In opposition, the plaintiffs failed to raise a triable issue of fact with respect to Azzato's breach of the concealment and fraud provision of the policy (see Pipo Bar & Rest., Inc. v Certain Underwriters at Lloyd's at London, 15 AD3d at 556-557). The plaintiffs' contention that the proof Azzato submitted was only intended to be a post-loss estimate of the replacement value of the appliances is belied by the fact that the proof he submitted was made to look like an actual receipt provided to him by the store on the date that he originally purchased the appliances (cf. Saks & Co. v Continental Ins. Co., 23 NY2d at 165-166). Thus, the form, in addition to the content, of Azzato's submitted proof of loss evinced his intent to deceive the defendant. Accordingly, the Supreme Court should have, upon reargument, adhered to its original determination granting that branch of the defendant's motion which was for summary judgment dismissing the complaint insofar as asserted by Azzato.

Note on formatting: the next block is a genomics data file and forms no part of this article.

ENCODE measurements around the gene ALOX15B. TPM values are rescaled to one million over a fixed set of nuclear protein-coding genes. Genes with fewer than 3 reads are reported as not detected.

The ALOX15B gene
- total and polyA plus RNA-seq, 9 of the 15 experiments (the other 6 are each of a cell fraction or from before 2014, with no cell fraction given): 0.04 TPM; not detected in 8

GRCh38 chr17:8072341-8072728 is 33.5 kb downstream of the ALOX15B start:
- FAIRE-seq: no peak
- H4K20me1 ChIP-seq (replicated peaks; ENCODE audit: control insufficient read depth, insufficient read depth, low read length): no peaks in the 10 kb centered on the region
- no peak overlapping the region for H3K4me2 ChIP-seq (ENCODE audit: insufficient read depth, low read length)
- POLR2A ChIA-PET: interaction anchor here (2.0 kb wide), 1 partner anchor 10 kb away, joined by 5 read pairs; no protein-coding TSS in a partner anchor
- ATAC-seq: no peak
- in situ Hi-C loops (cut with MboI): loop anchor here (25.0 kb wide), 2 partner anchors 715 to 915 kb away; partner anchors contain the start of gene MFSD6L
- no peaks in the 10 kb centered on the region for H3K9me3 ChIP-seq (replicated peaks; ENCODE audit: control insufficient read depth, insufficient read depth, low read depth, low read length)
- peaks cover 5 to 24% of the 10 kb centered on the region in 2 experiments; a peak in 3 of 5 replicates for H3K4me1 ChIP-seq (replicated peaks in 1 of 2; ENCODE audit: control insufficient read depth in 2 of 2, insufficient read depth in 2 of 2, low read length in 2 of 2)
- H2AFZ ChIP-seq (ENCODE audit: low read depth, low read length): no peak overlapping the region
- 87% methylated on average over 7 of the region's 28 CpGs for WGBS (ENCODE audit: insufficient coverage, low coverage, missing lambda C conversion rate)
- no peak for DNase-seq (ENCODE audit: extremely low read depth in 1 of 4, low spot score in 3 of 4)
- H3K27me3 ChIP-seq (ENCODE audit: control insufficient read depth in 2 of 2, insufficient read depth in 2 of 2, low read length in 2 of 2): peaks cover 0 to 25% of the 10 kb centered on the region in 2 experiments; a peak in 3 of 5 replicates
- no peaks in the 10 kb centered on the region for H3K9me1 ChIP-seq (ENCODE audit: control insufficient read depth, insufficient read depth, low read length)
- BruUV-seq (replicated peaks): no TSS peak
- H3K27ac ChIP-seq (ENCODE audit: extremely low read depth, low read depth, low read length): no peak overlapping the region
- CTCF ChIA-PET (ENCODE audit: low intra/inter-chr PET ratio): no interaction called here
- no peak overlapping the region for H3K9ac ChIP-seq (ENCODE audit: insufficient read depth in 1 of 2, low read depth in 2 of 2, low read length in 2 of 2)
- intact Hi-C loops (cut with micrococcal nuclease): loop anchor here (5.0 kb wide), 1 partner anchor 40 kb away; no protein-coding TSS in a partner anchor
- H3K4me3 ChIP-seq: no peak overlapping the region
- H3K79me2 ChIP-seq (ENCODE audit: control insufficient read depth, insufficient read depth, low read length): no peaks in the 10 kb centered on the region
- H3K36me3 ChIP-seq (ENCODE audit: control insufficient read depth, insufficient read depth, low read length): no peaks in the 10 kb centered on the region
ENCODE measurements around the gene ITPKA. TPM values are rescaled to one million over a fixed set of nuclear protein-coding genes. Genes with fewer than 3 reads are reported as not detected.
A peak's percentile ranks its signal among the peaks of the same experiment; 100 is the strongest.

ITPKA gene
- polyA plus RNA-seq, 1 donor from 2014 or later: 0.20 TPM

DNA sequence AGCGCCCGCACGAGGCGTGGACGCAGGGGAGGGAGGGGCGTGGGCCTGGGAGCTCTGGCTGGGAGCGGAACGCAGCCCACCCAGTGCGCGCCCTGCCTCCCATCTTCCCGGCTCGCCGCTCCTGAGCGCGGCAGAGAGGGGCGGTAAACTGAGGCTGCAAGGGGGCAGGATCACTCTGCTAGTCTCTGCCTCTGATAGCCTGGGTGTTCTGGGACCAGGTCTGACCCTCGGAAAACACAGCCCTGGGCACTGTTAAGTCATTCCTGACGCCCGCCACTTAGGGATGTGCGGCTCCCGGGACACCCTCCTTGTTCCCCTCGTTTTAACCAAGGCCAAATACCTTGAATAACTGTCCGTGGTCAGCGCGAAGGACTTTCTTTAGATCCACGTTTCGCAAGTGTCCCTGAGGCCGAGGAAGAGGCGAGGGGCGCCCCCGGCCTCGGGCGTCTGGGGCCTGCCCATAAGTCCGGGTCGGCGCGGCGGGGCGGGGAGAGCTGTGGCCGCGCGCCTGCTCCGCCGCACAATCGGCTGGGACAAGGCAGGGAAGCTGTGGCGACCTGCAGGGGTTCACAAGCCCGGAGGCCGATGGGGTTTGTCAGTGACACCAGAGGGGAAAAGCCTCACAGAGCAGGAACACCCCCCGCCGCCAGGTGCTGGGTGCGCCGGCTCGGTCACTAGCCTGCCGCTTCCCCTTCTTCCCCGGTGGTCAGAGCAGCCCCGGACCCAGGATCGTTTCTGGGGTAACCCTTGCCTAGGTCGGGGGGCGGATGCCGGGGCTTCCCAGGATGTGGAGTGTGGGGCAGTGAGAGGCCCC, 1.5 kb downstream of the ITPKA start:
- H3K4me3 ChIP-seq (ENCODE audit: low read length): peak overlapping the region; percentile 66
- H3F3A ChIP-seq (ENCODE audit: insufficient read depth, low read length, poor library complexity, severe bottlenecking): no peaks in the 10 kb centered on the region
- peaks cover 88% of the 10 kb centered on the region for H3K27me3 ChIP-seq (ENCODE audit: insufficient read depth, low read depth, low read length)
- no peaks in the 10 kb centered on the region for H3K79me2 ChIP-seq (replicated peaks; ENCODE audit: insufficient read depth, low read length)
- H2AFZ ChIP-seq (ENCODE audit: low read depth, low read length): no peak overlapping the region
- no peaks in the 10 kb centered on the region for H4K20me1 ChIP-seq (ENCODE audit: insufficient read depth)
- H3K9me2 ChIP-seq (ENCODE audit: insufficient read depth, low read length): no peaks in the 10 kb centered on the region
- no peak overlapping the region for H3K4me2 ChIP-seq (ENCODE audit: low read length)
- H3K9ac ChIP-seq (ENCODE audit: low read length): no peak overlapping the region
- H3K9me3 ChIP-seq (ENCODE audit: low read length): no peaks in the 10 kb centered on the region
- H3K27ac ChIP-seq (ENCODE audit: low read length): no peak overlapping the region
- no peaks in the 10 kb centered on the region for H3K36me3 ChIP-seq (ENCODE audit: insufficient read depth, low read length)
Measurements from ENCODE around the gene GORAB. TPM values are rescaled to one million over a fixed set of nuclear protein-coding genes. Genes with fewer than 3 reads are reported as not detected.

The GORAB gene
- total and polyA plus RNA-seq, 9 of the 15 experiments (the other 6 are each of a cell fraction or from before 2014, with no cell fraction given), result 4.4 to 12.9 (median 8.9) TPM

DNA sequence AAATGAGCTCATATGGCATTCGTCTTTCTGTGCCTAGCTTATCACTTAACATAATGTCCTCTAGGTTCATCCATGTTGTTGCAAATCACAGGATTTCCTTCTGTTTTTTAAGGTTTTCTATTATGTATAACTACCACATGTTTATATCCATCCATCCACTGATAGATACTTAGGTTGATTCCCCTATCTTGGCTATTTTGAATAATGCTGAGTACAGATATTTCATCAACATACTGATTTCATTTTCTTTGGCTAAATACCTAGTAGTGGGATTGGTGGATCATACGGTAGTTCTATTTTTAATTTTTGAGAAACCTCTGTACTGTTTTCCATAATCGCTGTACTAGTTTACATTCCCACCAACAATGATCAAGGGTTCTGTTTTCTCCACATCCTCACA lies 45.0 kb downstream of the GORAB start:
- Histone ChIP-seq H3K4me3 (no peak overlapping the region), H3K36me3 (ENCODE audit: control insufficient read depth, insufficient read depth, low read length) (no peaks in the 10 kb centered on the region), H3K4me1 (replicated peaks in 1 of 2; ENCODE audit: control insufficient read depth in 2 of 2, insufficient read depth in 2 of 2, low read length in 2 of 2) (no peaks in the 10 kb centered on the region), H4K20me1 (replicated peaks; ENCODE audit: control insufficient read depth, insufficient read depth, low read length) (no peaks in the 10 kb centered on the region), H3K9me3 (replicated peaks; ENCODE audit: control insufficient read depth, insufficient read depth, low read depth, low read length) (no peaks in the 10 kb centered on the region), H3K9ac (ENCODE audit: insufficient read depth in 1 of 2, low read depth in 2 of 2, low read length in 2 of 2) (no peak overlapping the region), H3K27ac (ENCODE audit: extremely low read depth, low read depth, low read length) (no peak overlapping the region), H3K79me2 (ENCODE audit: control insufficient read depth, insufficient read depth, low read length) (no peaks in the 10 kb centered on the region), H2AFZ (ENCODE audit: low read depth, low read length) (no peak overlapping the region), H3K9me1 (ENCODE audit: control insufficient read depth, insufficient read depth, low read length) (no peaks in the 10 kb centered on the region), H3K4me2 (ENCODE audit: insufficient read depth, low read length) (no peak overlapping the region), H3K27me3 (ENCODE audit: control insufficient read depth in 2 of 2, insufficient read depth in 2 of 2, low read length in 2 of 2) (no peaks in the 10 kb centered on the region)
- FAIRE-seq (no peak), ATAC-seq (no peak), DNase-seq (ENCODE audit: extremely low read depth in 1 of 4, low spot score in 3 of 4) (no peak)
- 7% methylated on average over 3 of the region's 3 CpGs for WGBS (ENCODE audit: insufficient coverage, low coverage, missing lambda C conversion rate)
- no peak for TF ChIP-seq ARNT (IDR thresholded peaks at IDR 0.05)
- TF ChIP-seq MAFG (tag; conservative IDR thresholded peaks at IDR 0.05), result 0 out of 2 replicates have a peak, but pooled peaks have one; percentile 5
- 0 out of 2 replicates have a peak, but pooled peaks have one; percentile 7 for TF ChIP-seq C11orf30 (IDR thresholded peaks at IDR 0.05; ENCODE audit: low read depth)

However, the independent wrongdoing of Azzato does not automatically vitiate any rights that Williamson may have under the terms of the policy. As indicated, the concealment and fraud provision of the policy only barred recovery from a named insured "who has concealed or misrepresented any material fact or circumstances." Accordingly, this clause only serves to vitiate the coverage of a named insured who has actually engaged in misrepresentation (see Krupp v Aetna Life & Cas. Co., 103 AD2d 252, 261; cf. Lane v Security Mut. Ins. Co., 96 NY2d 1, 5).
Here, the defendant failed to tender any evidence demonstrating that Williamson participated in, or had knowledge of, Azzato's fraudulent actions, or that she otherwise made any material misrepresentations to the defendant (see Lane v Security Mut. Ins. Co.,96 NY2d at 5; Reed v Federal Ins. Co., 71 NY2d 581, 588; Krupp v Aetna Life & Cas. Co., 103 AD2d at 261). Accordingly, as the plaintiffs correctly contend, the defendant failed to demonstrate that Williamson breached the concealment and fraud provision of the policy.
Nevetheless, the defendant moved for summary judgment dismissing the complaint insofar as asserted by Williamson on the alternative ground that she did not have an insurable interest in the damaged property. The defendant contends that the Supreme Court erred when it, in effect, concluded that the insurable interest clause of the policy was ambiguous and that resolution of the issue required consideration of extrinsic evidence.